With a little practice and planning, you can enjoy healthy, quick, gluten-free meals.  Planning ahead is the key to saving time.  Plan your meals for the week, including how you are going to use up the leftovers.  There definitely is time for “life after cooking” on a gluten-free diet.  You can find more quick meal ideas in my book, Wheat-free Gluten-free Cookbook for Kids and Busy Adults.

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1 Response:

 
Sylvia Dellas
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said this on
29 Sep 2014 1:18:11 PM PDT
I cook two cups of raw brown rice at a time and freeze it in 3 or 4 ounce portions so I have the rice available anytime I want to have a meal with rice-- gluten free canned chili, fresh cooked fajitas, stewed peppers, onions and tomatoes-- you get the picture. I live alone, but for larger quantities, just freeze the rice in bigger containers.




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@cyclinglady thanks for checking in Restricted diet didn't do much. Still had some VA last time they checked. Heath still otherwise fine, so RCD remains unlikely. My sxs kick in lockstep with life stress, so that kind of points to some general IBS stuff on top of celiac disease. Very doubtful I'm getting any gluten in, but fingers crossed my system is just a little hyper-vigilant, as I ponder on this thread.

I have always noticed that the table wine in Europe is pretty damn good! I am a wine lover and so is my husband but he does like his Green's beer.

The reason they set the limit at 20ppms is that through scientific study, they have proven that the vast majority of people with Celiac Disease do not have an autoimmune reaction to amounts below that......it is a safe limit for most. Also, just because that limit is set at 20ppms, does not mean that gluten-free products contain that amount of gluten. Testing for lower levels becomes more expensive with each increment down closer to 0-5ppms, which translates into higher priced products. Unless you eat a lot of processed gluten-free food, which can have a cumulative affect for some, most people do well with the 20ppm limit.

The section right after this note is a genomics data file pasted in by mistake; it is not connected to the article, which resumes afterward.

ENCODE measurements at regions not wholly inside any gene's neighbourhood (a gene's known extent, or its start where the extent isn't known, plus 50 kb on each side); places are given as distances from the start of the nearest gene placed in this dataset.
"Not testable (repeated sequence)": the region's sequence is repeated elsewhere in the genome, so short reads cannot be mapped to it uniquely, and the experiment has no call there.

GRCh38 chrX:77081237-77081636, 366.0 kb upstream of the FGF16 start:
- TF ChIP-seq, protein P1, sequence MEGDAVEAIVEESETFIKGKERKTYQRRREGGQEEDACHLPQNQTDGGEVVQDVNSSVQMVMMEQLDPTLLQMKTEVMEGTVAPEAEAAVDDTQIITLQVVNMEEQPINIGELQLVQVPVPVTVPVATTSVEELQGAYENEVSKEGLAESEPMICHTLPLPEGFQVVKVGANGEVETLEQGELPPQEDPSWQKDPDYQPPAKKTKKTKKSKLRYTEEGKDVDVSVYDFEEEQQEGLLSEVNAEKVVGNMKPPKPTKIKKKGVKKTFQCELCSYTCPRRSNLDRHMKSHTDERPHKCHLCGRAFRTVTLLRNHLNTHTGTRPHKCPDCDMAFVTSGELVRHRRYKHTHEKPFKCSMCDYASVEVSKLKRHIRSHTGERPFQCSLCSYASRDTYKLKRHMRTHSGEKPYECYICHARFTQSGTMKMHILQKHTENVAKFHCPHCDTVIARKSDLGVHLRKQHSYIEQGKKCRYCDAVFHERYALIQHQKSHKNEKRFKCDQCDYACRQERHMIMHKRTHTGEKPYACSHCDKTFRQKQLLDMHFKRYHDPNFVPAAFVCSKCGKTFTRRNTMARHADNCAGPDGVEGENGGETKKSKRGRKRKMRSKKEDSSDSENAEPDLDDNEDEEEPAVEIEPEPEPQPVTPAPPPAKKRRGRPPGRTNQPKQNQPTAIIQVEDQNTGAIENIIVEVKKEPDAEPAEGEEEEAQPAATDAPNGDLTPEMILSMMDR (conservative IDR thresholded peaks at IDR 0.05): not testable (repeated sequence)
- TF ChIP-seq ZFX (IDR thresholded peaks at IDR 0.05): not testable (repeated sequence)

I'm in the Houston area so I'm assuming there are plenty of specialists around, though finding one that accepts my insurance might be hard. This might sound dumb, but do I search for a celiac specialist?? I'm so new to this and want to feel confident in what is/isn't wrong with my daughter. I'm with you on trusting the specialist to know the current research.

Hi VB Thats sounds like a good plan. Would it help to know that a frustrating experience in seeking diagnosis isn't unusual With your IGG result I'm sure a part of you is still wondering if they are right to exclude celiac. I know just how you feel as I too had a negative biopsy, but by then a gluten challenge had already established how severely it affected me. So I was convinced I would be found to be celiac and in a funny way disappointed not to get the 'official' stamp of approval. Testing isnt perfect, you've already learned of the incomplete celiac tests offered by some organisations and the biopsy itself can only see so much. If you react positively to the gluten free diet it may mean you're celiac but not yet showing damage in a place they've checked, or it may be that you're non celiac gluten sensitive, which is a label that for a different but perhaps related condition which has only recently been recognised and for which research is still very much underway. We may not be able to say which but the good news is all of your symptoms: were also mine and they all resolved with the gluten free diet. So don't despair, you may still have found your answer, it just may be a bit wordier than celiac! Keep a journal when you're on the diet, it may help you track down your own answers. Best of luck!